On the 4th of April 2018 HuffPost posted a video clip of an interview conducted with Winnie Madikizela-Mandela in June 2017. The interview was arranged after the screening of the documentary "Winnie", which was also broadcast on Wednesday, the 11th of April 2018, on eNCA.
In the video clip Madikizela-Mandela makes references to journalists Thandeka Gqubule, Anton Harber and Nomavenda Mathiane. She says Gqubule wrote negative stories about her and that the Weekly Mail, which Harber edited in the 1980's, was "anti-me and anti-ANC". She then says the Weekly Mail "actually did the job for Stratcom".
The clip was part of a range of video clips repurposed from the old interview after Madikizela-Mandela died. We decided to remove it from our platforms because Gqubule,Mathiane and Harber's comments were not included.
Gqubule, Harber and Mathiane are journalists who have reputations for being honest and principled. We respect them both. The video clip should not have been published without first seeking their views.
We have begun internal procedures to determine how the clip was published and will be taking action based on our findings.
We apologise to Gqubule, Harber and Mathiane for our editorial oversight.
Sanef has noted the debate about the role of the media in peddling falsehoods and discrediting certain anti-apartheid activists.— SANEF (@SAEditorsForum) April 13, 2018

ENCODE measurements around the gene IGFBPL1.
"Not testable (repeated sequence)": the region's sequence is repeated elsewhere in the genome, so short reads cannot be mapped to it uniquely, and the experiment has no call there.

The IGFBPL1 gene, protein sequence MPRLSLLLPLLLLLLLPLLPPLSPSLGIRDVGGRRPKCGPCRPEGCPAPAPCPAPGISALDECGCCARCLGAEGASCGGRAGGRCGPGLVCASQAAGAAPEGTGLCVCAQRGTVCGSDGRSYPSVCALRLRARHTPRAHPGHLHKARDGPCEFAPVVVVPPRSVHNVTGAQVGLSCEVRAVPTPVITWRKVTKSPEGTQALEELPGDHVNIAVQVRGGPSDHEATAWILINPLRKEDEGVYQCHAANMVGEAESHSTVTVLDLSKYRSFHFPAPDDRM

This debate has erupted as we mourn the death of Mama Winnie Madikizela-Mandela.
In the course of the debate about her legacy and experience as a freedom fighter, some journalists have been accused of being spies, or rogue operators that tried to tarnish her name by publishing stories planted by the apartheid government.— SANEF (@SAEditorsForum) April 13, 2018
A video clip is circulating of the late struggle icon in which she mentions particular journalists saying they were "doing the work of" the Apartheid security establishment including STRATCOM.— SANEF (@SAEditorsForum) April 13, 2018
Mrs. Madikizela-Mandela states that the work of these journalists contributed to her being undermined and vilified.— SANEF (@SAEditorsForum) April 13, 2018
SANEF fully acknowledges the brutality of the apartheid regime & its misinformation campaigns.— SANEF (@SAEditorsForum) April 13, 2018
Given this context of lies & propaganda it's critical that concrete evidence is brought forward to substantiate claims that specific journalists supported the apartheid state.
In the absence of any such evidence, the circulation of unsubstantiated rumours is irresponsible, dangerous and extremely damaging to media freedom and the media environment as a whole.— SANEF (@SAEditorsForum) April 13, 2018
Further, we believe it puts journalists at serious risk of physical harm and having their credibility unnecessarily questioned.— SANEF (@SAEditorsForum) April 13, 2018
Those who have concrete evidence of any such wrongdoing by journalists working in South Africa at the height of apartheid should come forward.— SANEF (@SAEditorsForum) April 13, 2018
That would help South Africa get to the bottom of this.
Sanef calls for cool heads, so that we can have a sober debate about ways to cherish Mama Winnie's legacy in building a truly democratic nation.— SANEF (@SAEditorsForum) April 13, 2018
That is a nation where conflicts and debates are handled in an open, democratic fashion, without the kind of smear campaigns that were prevalent during the apartheid era.— SANEF (@SAEditorsForum) April 13, 2018
This posted has been edited.